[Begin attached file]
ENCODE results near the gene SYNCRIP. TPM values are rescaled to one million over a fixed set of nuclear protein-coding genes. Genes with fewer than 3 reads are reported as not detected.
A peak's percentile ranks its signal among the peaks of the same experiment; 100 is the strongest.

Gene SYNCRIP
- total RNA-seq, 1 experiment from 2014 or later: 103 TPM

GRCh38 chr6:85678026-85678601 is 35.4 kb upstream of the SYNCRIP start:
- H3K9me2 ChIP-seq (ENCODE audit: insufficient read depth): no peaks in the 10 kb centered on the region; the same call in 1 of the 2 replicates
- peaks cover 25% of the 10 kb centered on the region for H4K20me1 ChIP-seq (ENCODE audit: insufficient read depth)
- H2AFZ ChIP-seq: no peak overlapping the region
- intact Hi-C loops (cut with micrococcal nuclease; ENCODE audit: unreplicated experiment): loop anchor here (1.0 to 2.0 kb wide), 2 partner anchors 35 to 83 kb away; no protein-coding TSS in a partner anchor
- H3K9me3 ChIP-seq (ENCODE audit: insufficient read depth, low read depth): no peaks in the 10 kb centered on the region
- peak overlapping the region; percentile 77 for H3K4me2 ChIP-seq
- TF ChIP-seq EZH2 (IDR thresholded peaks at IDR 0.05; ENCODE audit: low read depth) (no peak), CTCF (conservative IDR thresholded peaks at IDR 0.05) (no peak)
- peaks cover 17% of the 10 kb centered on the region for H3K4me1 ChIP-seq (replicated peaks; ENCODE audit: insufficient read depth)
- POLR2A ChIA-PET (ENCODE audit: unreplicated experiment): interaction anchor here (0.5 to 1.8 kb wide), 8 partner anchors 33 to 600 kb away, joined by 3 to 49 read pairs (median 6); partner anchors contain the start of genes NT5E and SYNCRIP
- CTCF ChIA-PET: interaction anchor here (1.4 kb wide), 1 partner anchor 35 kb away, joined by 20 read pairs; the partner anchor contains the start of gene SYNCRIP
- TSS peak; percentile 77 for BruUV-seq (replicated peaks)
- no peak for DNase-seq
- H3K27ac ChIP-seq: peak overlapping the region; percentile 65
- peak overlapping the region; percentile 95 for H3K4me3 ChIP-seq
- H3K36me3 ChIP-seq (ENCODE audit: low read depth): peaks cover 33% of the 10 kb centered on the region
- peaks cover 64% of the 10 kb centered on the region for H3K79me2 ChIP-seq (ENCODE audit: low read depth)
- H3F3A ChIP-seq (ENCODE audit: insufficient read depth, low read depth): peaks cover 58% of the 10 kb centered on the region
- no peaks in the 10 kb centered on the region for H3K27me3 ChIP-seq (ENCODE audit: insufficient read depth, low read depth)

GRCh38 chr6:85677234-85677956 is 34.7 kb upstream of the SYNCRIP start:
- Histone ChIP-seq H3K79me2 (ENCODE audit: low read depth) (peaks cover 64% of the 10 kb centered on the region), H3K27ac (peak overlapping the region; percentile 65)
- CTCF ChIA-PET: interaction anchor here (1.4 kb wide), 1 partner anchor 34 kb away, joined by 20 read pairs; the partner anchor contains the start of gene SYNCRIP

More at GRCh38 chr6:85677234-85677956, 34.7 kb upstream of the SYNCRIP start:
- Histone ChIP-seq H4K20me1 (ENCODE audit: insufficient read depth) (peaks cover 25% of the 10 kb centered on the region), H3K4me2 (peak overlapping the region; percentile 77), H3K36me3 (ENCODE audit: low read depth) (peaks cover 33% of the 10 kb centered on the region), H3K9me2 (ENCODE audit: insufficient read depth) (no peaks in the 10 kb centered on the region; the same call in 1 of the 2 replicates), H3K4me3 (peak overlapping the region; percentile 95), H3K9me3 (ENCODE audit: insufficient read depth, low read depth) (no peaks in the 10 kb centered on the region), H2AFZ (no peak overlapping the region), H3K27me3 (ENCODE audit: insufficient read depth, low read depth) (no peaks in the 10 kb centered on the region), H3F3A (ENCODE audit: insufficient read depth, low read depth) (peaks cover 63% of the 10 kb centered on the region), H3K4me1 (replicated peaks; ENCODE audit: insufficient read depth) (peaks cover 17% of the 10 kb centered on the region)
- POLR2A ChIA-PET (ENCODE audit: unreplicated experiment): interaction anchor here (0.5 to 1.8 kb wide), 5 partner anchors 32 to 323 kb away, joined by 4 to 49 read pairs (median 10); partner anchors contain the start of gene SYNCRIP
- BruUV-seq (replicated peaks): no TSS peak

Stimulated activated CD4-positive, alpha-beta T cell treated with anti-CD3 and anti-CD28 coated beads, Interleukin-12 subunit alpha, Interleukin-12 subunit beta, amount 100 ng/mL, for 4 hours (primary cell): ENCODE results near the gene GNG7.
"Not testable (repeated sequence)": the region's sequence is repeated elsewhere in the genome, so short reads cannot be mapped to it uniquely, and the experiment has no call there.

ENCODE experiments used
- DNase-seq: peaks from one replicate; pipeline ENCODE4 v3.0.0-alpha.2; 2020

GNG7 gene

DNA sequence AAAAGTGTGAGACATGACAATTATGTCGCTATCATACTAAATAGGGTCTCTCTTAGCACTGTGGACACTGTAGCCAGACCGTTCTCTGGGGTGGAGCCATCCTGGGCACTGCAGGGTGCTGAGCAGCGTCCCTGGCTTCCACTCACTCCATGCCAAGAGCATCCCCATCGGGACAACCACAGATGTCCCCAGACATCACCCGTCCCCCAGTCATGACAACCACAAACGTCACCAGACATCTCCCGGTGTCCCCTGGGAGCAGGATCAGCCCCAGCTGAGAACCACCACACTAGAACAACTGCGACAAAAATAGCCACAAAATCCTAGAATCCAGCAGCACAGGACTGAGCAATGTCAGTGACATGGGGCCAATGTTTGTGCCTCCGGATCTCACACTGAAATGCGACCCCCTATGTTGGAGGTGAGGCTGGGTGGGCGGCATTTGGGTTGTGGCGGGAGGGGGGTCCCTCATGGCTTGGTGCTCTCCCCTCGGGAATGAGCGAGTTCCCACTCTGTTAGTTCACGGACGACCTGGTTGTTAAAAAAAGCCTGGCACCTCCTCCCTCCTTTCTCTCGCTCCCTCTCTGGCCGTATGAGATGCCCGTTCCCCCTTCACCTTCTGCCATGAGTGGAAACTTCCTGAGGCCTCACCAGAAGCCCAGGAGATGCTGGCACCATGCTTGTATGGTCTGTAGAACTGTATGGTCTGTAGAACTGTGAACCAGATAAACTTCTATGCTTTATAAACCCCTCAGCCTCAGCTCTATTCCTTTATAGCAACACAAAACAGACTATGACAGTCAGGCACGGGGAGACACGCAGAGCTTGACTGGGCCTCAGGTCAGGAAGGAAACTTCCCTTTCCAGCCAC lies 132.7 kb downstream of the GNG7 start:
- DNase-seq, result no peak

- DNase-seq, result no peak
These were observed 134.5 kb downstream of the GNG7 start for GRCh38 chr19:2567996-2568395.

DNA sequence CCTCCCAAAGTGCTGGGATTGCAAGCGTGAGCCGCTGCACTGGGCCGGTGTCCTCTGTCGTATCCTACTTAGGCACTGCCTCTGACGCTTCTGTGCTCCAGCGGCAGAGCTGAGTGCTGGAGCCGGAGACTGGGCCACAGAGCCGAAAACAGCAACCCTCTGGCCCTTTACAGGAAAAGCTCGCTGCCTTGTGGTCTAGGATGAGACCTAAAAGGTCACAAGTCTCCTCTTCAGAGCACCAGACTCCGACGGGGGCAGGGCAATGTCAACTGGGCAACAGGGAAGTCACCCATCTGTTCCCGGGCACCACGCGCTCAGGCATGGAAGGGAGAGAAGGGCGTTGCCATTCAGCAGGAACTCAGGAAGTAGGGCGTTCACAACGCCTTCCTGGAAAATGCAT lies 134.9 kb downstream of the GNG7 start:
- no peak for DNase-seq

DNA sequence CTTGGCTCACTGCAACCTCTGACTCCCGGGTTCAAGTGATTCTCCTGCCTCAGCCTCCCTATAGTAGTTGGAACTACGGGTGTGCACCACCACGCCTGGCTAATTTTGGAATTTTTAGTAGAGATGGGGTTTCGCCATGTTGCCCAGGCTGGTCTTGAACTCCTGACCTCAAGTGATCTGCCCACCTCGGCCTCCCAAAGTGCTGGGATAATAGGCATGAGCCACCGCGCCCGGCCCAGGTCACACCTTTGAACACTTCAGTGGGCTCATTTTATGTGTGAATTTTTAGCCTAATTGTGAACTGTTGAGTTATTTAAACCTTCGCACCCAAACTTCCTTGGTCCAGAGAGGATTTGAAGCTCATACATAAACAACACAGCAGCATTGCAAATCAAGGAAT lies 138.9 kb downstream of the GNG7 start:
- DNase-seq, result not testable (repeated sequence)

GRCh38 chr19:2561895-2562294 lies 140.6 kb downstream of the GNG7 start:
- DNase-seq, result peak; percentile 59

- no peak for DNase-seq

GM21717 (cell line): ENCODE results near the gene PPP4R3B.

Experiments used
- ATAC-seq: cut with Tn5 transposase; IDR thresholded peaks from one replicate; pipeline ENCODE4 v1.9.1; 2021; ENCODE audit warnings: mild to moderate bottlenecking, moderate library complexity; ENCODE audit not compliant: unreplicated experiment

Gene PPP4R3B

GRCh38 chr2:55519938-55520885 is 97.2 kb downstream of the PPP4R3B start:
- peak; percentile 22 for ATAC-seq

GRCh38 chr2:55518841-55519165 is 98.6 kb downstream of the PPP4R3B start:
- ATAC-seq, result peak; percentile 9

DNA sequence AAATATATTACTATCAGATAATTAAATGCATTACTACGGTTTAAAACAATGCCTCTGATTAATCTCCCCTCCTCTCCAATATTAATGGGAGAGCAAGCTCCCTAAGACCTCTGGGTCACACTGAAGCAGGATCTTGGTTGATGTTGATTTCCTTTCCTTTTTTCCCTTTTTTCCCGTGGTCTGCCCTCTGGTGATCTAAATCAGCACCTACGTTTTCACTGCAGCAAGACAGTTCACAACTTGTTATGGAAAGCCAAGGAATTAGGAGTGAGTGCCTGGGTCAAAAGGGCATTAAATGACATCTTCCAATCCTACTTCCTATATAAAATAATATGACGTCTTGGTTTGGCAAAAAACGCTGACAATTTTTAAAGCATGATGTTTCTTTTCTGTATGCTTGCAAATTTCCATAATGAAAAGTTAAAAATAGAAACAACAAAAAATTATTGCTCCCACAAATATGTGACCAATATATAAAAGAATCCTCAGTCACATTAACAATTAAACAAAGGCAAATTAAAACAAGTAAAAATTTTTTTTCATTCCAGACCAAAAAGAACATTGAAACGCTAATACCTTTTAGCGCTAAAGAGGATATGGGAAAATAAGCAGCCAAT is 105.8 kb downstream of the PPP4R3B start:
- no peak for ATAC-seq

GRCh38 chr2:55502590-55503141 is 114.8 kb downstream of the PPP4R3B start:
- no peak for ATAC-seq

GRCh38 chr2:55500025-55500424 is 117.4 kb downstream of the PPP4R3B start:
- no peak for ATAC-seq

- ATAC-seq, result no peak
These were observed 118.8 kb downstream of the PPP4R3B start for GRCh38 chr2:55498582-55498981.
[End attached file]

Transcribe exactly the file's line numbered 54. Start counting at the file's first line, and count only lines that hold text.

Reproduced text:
- ATAC-seq, result peak; percentile 9